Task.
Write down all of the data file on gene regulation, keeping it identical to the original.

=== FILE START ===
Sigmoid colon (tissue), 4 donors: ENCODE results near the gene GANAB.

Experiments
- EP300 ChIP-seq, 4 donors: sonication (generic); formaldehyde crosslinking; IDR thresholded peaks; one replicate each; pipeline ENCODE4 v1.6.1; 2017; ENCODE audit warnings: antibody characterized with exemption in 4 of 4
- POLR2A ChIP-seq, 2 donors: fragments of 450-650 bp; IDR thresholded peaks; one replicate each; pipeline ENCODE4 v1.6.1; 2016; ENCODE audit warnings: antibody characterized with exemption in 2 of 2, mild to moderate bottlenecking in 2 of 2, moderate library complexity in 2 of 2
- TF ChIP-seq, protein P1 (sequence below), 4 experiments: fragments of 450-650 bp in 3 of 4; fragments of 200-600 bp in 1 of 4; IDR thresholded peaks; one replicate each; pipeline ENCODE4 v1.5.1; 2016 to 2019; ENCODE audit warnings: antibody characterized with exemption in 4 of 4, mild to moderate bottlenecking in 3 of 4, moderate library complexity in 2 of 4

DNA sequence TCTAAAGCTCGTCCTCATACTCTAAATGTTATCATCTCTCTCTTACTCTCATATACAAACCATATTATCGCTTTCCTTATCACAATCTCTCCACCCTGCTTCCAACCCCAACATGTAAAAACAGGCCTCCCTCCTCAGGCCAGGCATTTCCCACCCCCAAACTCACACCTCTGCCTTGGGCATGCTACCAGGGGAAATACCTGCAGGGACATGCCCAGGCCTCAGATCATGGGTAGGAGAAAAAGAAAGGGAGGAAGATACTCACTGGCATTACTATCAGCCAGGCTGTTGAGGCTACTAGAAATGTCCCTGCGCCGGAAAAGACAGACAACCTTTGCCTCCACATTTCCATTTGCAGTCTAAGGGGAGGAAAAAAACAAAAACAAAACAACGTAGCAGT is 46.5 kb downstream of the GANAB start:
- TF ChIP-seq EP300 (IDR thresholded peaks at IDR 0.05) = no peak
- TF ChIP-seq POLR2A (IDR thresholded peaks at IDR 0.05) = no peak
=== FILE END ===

Sigmoid colon (tissue), 4 donors: ENCODE results near the gene GANAB.

Experiments
- EP300 ChIP-seq, 4 donors: sonication (generic); formaldehyde crosslinking; IDR thresholded peaks; one replicate each; pipeline ENCODE4 v1.6.1; 2017; ENCODE audit warnings: antibody characterized with exemption in 4 of 4
- POLR2A ChIP-seq, 2 donors: fragments of 450-650 bp; IDR thresholded peaks; one replicate each; pipeline ENCODE4 v1.6.1; 2016; ENCODE audit warnings: antibody characterized with exemption in 2 of 2, mild to moderate bottlenecking in 2 of 2, moderate library complexity in 2 of 2
- TF ChIP-seq, protein P1 (sequence below), 4 experiments: fragments of 450-650 bp in 3 of 4; fragments of 200-600 bp in 1 of 4; IDR thresholded peaks; one replicate each; pipeline ENCODE4 v1.5.1; 2016 to 2019; ENCODE audit warnings: antibody characterized with exemption in 4 of 4, mild to moderate bottlenecking in 3 of 4, moderate library complexity in 2 of 4

DNA sequence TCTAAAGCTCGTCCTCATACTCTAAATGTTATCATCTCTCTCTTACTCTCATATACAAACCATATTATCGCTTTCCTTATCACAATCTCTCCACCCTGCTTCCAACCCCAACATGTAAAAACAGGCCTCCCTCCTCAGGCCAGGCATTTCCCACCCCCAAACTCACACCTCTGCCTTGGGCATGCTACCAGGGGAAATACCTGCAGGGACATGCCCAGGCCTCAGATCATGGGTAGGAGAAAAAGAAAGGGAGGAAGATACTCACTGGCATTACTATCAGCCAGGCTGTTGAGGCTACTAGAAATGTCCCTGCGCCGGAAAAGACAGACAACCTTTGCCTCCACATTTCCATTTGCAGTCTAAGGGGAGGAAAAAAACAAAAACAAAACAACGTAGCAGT is 46.5 kb downstream of the GANAB start:
- TF ChIP-seq EP300 (IDR thresholded peaks at IDR 0.05) = no peak
- TF ChIP-seq POLR2A (IDR thresholded peaks at IDR 0.05) = no peak